First, let me explain that I used to love doing one-on-one discipleship and I did it for years. I’ve taught on how to do it across the United States and in other countries. I even co-authored a great one-on-one discipleship book that has sold over 100,000 copies and been translated into a few other languages. (I’m not slamming this as an outsider!)
But then something unexpected happened. I invited a friend of mine named Mark into a one-on-one discipleship relationship. We met for coffee at Barnes and Noble’s and began working through the book Beginning the Journey which Ralph Neighbour and I wrote. It was going great and we were both enjoying it and he said, “Could I invite my friend Brian to join us? He could really use this.” I said, “Sure.” So the next week Brian joined us. Brian loved it and asked if he could invite someone else.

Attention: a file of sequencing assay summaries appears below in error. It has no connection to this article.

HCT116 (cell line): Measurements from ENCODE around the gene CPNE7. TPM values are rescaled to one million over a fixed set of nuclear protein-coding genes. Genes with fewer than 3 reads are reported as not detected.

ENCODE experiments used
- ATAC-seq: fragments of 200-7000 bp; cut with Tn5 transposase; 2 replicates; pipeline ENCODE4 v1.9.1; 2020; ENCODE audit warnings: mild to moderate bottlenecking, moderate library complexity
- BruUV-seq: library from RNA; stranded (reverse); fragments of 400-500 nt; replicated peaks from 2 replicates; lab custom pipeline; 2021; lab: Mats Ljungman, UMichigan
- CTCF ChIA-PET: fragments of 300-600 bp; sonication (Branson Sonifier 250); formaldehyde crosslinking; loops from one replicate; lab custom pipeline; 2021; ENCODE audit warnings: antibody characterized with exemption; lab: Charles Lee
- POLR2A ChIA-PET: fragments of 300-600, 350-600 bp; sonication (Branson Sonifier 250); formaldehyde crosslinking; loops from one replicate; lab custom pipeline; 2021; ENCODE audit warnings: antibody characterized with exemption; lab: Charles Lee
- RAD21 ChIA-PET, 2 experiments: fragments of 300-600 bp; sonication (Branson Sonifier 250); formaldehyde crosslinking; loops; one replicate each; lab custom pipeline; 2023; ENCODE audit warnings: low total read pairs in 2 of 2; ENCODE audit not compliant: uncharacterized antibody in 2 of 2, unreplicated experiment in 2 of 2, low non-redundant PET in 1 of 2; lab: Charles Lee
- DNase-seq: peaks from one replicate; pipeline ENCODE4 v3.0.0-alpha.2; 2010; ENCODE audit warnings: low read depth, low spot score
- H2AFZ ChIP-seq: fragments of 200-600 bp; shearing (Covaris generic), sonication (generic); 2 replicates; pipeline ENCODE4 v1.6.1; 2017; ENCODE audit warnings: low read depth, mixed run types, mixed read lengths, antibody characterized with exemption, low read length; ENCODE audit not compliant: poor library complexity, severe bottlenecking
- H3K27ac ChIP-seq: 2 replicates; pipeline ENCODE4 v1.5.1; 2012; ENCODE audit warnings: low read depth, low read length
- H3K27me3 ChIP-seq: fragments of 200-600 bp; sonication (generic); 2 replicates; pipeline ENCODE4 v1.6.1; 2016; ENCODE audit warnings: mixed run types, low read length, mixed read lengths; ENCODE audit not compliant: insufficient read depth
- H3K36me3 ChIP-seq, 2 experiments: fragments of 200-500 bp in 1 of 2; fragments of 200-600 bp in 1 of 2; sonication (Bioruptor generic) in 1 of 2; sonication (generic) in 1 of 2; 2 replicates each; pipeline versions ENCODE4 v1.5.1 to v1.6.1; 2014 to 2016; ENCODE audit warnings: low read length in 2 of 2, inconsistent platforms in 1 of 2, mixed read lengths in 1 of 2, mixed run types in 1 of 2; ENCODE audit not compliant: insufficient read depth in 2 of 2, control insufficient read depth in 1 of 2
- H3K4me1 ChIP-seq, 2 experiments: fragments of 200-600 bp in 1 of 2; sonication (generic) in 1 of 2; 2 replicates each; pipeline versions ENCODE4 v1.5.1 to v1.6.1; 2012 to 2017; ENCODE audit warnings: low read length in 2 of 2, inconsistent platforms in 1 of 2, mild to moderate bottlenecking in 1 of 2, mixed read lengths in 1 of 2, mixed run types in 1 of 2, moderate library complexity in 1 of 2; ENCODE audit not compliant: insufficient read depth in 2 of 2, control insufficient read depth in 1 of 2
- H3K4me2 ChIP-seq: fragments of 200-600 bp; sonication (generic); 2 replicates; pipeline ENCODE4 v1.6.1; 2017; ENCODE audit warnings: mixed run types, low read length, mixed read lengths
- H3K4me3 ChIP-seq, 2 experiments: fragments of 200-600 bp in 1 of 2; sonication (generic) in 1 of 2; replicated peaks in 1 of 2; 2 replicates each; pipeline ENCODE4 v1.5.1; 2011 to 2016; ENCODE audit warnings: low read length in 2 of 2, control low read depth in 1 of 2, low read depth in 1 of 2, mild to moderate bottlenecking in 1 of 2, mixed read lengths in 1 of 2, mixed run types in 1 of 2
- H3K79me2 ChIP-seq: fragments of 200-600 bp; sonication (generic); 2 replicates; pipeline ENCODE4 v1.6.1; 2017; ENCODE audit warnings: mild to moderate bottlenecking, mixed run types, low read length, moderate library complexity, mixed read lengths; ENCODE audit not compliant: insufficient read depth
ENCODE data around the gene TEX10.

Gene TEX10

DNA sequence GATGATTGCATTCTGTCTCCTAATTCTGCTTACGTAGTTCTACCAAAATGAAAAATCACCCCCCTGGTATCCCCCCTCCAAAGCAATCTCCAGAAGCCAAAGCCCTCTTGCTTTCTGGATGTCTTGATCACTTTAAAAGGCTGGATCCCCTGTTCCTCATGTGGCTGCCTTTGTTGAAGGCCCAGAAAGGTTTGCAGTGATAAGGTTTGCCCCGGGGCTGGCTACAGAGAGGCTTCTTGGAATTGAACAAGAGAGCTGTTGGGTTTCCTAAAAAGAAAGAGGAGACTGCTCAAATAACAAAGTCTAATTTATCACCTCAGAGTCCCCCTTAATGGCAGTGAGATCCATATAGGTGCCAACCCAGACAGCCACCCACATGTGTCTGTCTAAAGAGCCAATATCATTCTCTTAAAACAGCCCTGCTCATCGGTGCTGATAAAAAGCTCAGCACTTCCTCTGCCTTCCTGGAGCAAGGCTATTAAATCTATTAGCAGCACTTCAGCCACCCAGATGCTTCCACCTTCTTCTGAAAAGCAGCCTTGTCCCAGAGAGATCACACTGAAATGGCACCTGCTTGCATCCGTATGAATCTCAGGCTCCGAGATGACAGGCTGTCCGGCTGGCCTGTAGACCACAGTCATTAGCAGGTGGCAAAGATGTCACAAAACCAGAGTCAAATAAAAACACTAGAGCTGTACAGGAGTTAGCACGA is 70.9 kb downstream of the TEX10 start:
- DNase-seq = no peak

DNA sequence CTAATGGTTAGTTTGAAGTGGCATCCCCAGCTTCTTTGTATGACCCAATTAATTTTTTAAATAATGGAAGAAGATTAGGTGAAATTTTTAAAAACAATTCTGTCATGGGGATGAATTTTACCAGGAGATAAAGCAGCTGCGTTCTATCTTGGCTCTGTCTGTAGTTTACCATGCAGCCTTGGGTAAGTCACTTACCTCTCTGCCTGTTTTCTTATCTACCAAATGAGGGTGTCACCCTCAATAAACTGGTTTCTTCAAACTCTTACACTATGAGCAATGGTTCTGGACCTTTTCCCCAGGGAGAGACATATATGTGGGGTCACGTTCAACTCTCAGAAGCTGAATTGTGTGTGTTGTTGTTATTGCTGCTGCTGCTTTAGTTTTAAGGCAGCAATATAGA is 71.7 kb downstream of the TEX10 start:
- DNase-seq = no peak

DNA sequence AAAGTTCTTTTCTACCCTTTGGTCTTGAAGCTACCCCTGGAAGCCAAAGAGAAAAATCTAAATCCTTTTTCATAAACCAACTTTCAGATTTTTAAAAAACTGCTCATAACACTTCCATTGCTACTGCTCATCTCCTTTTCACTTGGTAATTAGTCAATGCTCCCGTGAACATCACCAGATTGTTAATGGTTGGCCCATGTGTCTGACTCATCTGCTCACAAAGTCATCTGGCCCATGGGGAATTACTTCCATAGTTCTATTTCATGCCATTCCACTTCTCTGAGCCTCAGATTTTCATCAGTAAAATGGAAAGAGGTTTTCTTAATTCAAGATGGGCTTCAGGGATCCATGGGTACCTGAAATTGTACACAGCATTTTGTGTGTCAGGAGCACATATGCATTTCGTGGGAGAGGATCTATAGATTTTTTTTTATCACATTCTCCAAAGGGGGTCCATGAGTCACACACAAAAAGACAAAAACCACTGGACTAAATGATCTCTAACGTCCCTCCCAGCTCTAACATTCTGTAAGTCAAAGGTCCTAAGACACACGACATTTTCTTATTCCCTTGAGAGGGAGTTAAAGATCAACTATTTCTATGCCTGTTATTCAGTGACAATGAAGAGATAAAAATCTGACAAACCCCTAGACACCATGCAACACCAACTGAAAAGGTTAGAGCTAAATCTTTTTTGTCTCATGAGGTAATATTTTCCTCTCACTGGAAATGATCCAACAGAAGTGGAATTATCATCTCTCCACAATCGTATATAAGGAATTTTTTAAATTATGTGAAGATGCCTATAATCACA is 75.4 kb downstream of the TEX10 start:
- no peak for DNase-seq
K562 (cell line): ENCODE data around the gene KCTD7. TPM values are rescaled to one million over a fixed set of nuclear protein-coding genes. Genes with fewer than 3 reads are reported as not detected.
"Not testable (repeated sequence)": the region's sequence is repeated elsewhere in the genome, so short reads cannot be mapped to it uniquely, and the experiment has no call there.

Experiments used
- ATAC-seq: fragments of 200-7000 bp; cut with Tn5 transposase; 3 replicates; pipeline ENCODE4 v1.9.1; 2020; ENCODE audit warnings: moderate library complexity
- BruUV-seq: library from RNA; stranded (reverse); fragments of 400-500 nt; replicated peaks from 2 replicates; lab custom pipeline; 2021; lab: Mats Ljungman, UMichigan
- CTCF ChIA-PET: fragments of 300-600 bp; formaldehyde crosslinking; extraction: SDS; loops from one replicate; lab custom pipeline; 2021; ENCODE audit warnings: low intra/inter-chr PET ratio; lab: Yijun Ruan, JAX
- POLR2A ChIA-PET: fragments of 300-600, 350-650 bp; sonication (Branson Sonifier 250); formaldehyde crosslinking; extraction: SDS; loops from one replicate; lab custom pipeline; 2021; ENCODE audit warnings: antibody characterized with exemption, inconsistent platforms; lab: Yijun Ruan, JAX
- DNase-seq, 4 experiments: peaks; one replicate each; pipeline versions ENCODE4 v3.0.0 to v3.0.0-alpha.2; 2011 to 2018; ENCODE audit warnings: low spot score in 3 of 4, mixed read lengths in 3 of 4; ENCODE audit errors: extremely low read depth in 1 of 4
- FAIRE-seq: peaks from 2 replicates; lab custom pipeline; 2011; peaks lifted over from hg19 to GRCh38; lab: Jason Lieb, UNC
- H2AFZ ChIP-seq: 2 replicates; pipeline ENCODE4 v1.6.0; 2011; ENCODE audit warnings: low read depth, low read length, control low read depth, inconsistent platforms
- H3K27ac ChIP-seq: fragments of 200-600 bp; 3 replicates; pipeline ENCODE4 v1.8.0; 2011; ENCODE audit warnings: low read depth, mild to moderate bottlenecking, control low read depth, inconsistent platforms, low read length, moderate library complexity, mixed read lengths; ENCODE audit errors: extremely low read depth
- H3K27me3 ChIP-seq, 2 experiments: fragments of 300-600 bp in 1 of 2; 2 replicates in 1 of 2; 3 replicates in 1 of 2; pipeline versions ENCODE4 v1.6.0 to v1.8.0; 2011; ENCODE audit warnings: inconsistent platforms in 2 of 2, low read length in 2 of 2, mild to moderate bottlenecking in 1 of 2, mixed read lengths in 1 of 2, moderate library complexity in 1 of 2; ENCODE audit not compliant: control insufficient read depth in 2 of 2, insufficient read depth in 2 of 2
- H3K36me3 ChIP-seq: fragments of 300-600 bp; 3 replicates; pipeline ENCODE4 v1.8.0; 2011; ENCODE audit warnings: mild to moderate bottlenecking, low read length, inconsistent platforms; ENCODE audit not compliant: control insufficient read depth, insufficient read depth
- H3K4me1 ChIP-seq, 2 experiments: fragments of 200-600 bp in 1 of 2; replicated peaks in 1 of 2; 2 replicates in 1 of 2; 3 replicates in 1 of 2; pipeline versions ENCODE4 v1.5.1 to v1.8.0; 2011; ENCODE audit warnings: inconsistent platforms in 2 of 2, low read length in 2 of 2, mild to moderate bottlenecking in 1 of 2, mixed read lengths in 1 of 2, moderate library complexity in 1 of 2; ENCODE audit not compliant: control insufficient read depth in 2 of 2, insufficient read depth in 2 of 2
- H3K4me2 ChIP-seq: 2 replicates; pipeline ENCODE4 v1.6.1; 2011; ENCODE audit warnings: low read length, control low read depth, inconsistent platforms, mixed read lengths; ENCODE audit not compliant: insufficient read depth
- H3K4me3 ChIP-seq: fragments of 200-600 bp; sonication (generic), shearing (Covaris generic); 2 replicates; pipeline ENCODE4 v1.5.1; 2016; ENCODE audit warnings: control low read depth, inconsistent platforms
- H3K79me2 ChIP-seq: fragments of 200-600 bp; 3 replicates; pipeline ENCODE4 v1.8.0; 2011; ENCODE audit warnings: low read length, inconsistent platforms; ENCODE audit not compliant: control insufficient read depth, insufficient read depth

Before I knew it, my one-on-one relationship with Mark had morphed into a mini-group of four and I was startled by how much better everything went. Interaction improved, encouragement multiplied, and learning went to a new level. The group which had been great, got even better. I’m a slow learner and it took me a while to figure it out, but about ten years ago I ditched one-on-one discipleship to do small discipleship groups and have never looked back. Here are three reasons why you should do the same: